The plot of 2016 movie The Shallows is pretty easy and quick to sum up: it’s Blake Lively versus a shark. This excellent, taut thriller sees her surfer, Nancy, get attacked and injured by a great white – then try to outwit the deadly predator and escape to shore from a rock just 200 yards out. But scratch (or perhaps bite) beneath the surface and there’s a lot more going on, with a subtext exploring Nancy’s fear of death and anxiety about becoming a doctor. Let’s dive deeper.
In a film with very little at all in the way of superfluous side plots, we are introduced pretty much straight away to Nancy as she finds her way to a ‘secret beach’ in Mexico that her mother visited when she was pregnant with her. Soon after it’s revealed her mum recently died from cancer, leading Nancy to lose faith in her studies at medical school. In a video chat with her dad she tells him “not everyone can be helped, you know that.” He replies that her mother would never quit because she was a fighter, foreshadowing the fight for survival that awaits Nancy too. The ensuing shark attack forces her to re-evaluate her paralysing fear of losing other people to death and the importance of her talents in the field of medicine.
Right after Nancy is initially bitten, causing a deep gash in her left thigh, she managed to climb to temporary safety on a whale carcass. Here, she wastes no time in using the ankle leash from her surfboard as a makeshift tourniquet to stifle the bleeding. This immediate, instinctive bit of quick-thinking saves her own life – at least for now – where other, less qualified people may just succumb to the blood loss.
Next, on the relative safety of the rock, she stitches up her leg wound using her earrings which, by the way, is badass. To get herself through the pain she again falls back on her medical training, talking herself through it out loud as if to a patient: “you’re not gonna feel a thing, ma’am.” Needless to say, she does, but her resilience and determination are exhibited in full force.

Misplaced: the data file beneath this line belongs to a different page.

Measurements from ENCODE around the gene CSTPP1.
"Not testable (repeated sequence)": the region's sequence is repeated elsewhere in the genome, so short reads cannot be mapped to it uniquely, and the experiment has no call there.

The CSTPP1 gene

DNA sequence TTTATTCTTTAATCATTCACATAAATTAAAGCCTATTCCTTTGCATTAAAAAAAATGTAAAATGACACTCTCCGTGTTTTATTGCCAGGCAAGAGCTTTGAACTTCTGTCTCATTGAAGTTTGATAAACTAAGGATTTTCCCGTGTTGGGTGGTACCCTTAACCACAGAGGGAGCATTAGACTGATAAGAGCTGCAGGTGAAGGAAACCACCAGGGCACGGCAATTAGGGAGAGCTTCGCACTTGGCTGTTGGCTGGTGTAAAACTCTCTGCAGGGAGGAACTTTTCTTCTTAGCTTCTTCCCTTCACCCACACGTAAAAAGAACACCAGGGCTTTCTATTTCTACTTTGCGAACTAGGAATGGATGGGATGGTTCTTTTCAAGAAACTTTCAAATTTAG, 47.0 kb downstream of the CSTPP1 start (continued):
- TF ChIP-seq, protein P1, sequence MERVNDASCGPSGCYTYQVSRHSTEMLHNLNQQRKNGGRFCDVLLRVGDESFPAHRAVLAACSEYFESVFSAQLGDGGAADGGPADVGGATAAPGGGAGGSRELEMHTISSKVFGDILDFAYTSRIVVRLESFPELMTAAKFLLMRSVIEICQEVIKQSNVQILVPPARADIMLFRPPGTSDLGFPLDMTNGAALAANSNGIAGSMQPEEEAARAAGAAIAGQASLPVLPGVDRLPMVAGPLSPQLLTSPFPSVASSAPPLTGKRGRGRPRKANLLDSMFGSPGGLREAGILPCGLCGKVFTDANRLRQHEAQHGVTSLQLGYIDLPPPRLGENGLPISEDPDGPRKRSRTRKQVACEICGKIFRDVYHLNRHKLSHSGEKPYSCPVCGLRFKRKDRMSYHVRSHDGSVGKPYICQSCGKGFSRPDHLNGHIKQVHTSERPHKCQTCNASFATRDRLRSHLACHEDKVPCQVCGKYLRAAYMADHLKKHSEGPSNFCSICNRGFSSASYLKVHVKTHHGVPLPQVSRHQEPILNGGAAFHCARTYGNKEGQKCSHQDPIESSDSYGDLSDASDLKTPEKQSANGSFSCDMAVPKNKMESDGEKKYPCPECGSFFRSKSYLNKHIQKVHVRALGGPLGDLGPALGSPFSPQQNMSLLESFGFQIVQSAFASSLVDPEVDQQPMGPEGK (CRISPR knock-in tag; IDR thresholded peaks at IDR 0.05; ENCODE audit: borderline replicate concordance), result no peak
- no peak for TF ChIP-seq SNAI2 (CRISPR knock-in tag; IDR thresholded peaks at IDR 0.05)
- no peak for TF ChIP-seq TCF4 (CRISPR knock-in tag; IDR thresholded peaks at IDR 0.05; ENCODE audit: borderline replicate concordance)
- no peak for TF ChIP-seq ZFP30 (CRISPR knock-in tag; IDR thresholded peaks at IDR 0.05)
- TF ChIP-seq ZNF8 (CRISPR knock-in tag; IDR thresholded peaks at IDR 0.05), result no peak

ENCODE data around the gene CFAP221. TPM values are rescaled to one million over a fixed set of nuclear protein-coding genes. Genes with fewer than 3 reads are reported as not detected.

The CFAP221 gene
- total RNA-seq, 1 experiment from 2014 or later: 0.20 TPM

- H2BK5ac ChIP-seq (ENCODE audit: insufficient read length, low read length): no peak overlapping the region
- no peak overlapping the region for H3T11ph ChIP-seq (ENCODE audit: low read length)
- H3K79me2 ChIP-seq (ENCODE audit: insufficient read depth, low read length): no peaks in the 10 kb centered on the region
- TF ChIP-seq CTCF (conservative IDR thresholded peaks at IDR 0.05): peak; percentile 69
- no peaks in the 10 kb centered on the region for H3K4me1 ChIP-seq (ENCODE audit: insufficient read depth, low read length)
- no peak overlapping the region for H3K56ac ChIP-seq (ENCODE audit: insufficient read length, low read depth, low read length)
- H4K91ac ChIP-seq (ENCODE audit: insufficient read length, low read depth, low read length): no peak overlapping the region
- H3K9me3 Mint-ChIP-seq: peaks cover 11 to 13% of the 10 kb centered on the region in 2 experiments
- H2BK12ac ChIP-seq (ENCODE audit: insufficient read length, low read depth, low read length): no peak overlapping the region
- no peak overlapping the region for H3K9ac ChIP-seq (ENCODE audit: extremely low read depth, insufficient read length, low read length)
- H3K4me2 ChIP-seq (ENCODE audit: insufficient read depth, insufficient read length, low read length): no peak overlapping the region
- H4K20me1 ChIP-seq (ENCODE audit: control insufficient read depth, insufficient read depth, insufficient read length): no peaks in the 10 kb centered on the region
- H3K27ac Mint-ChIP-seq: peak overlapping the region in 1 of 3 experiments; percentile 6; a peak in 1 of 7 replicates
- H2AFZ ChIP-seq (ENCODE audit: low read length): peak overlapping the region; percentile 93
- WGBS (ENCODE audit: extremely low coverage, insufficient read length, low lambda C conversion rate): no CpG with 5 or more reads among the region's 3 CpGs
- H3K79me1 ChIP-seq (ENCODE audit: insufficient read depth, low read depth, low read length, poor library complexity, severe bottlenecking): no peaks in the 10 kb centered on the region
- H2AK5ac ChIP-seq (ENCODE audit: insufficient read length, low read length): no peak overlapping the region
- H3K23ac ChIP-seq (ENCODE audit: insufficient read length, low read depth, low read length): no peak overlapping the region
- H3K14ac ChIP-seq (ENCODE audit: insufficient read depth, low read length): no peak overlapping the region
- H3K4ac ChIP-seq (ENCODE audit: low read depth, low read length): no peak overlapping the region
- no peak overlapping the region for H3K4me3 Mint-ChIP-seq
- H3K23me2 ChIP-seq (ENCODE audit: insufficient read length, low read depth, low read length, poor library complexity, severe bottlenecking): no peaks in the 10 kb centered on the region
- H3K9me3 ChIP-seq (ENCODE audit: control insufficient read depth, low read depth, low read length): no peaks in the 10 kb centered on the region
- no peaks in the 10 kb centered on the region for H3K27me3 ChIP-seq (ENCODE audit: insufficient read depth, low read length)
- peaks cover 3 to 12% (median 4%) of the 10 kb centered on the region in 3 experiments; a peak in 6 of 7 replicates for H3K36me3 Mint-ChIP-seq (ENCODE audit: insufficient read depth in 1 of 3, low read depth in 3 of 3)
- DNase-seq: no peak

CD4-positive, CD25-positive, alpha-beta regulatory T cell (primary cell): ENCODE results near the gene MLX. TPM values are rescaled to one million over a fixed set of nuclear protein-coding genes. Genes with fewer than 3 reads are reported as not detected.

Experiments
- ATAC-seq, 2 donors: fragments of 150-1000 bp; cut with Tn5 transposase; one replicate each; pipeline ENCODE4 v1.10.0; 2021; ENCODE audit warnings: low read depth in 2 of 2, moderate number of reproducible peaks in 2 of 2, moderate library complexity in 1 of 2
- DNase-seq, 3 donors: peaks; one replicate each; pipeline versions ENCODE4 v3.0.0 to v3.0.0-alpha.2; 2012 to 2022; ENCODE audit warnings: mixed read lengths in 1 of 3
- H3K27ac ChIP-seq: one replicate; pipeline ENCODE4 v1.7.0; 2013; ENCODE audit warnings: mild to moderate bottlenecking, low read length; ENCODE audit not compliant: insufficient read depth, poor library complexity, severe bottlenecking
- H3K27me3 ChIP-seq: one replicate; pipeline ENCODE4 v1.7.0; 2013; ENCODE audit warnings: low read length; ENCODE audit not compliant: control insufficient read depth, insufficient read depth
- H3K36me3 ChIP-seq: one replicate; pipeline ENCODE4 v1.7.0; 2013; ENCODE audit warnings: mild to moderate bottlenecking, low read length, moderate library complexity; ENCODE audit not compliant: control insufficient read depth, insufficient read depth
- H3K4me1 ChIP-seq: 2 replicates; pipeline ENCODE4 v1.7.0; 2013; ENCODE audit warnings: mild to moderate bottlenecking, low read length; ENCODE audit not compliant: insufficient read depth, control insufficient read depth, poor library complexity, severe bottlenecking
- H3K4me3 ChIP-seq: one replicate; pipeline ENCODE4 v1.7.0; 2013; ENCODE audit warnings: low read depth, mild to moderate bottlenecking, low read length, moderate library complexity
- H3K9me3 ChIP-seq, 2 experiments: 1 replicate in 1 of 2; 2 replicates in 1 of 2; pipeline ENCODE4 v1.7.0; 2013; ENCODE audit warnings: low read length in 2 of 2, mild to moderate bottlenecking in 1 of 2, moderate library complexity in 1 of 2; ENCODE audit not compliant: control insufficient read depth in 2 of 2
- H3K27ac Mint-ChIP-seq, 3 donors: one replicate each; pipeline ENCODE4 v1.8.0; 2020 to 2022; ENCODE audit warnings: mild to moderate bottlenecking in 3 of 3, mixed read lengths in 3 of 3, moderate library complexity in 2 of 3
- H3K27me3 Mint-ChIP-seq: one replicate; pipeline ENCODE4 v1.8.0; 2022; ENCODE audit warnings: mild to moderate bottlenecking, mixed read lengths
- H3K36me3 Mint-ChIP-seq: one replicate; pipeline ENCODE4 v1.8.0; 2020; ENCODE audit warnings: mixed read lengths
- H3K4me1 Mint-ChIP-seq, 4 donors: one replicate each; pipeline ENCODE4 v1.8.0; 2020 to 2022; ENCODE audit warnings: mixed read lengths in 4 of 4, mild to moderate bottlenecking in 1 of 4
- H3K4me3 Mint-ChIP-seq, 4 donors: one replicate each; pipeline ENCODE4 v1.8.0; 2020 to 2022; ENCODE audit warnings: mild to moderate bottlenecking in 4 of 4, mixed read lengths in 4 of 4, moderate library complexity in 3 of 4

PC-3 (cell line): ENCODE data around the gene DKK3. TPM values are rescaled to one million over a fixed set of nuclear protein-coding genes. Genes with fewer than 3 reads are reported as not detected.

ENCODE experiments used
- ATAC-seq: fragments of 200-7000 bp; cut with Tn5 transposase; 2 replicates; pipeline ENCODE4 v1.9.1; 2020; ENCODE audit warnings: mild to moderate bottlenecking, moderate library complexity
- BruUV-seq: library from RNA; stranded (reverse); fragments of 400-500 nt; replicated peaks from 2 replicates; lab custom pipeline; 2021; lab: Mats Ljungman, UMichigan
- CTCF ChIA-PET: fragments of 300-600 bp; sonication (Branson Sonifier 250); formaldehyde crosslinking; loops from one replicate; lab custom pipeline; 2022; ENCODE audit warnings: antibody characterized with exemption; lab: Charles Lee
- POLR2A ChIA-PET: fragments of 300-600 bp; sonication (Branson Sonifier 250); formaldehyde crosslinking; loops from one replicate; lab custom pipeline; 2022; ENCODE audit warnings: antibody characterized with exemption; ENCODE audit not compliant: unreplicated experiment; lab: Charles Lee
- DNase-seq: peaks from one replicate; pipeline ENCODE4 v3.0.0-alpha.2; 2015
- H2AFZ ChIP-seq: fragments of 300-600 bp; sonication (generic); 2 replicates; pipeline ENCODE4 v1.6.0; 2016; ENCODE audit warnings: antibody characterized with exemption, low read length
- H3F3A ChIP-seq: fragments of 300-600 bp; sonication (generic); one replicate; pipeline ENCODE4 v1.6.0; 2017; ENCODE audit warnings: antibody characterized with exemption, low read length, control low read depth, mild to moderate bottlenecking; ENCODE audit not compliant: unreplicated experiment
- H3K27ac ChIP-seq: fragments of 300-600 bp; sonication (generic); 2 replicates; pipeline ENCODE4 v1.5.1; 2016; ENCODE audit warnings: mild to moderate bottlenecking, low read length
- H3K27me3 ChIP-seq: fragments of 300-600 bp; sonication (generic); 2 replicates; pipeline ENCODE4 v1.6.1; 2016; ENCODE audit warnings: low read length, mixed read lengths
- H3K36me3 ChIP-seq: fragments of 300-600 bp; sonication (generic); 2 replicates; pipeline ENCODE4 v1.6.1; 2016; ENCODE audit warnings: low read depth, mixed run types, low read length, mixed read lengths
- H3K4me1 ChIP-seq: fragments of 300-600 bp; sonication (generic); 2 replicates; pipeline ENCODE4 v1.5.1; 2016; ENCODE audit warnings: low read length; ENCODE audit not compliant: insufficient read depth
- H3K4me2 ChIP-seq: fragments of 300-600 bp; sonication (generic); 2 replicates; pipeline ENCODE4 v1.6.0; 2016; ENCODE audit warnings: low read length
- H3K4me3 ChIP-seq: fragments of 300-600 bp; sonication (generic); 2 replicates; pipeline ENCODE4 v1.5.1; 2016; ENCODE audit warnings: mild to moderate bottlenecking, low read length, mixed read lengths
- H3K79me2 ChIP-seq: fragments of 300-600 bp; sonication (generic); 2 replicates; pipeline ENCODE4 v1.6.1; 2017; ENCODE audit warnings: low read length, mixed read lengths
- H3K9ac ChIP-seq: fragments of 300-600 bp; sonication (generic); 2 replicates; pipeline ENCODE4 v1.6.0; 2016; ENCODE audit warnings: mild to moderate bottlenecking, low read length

In another key scene, Nancy helps heal a seagull’s broken wing. It (she names the bird Stephen Seagull…) was also hurt in the shark attack, and serves as her only companion during her time stuck out on that rock. Again, she talks her patient through the procedure before snapping its dislocated wing back into place. While the first two examples of her medical expertise serve the plot of her survival, this one is more character focused. The gull isn’t integral to the plot, but its need for help is vital in Nancy rediscovering her passion of caring for others which she was in danger of losing following the death of her mother. In a straightforward, gritty survival movie even this element could be deemed extraneous, but for writer Anthony Jaswinski and director Jaume Collet-Sera, it’s significant in crafting a more substantial arc for their protagonist.
By the time Nancy makes a video message for her dad and little sister, on the GoPro of another surfer killed by the shark, she has gathered the courage to say she is going to fight, “just like she taught us”. Then comes the climactic showdown with the great white itself: death incarnate, that Nancy must face down and defeat. She has witnessed the beast killing three men that very day – but by now, unlike at the start of her travels when she felt the urge to run from her fears, she is ready to take them on. In The Shallows‘ final act, she shoots the shark with a flare gun and sets fire to it in a trail of whale oil; now that’s facing your problems head on.
In the film’s epilogue, after she does make it back to the safety of the beach, we catch up with Nancy a year on. She’s finally prepared to teach her younger sister to surf, after an earlier inference that she was too protective and worried about safety to do so before. Her traumatic experience has taught her to embrace and value living over simply existing. Having gotten over her anxieties, she is now qualified as a doctor. Fixing that little seagull’s wing made a big difference. Nancy has also reconnected with her mother, in spirit, after finding the strength to fight for survival, just like she had right until the end.
So while The Shallows can be enjoyed as a thrilling ‘human versus force of nature’ adventure, it can also be read as a celebration of the human spirit overcoming seemingly insurmountable obstacles. The shark represents death, one of mankind’s enduring and biggest fears; the rock Nancy is stranded on can be seen as hope, when just a little can be enough; the seagull symbolises those in need, and how we’re all able to do something to make other peoples’ lives better; and the beach, so near yet so far for Nancy, is the dreams and aspirations which we all have to make a swim for sometime. Yep, The Shallows is a brilliant shark movie, but it’s not just about a shark.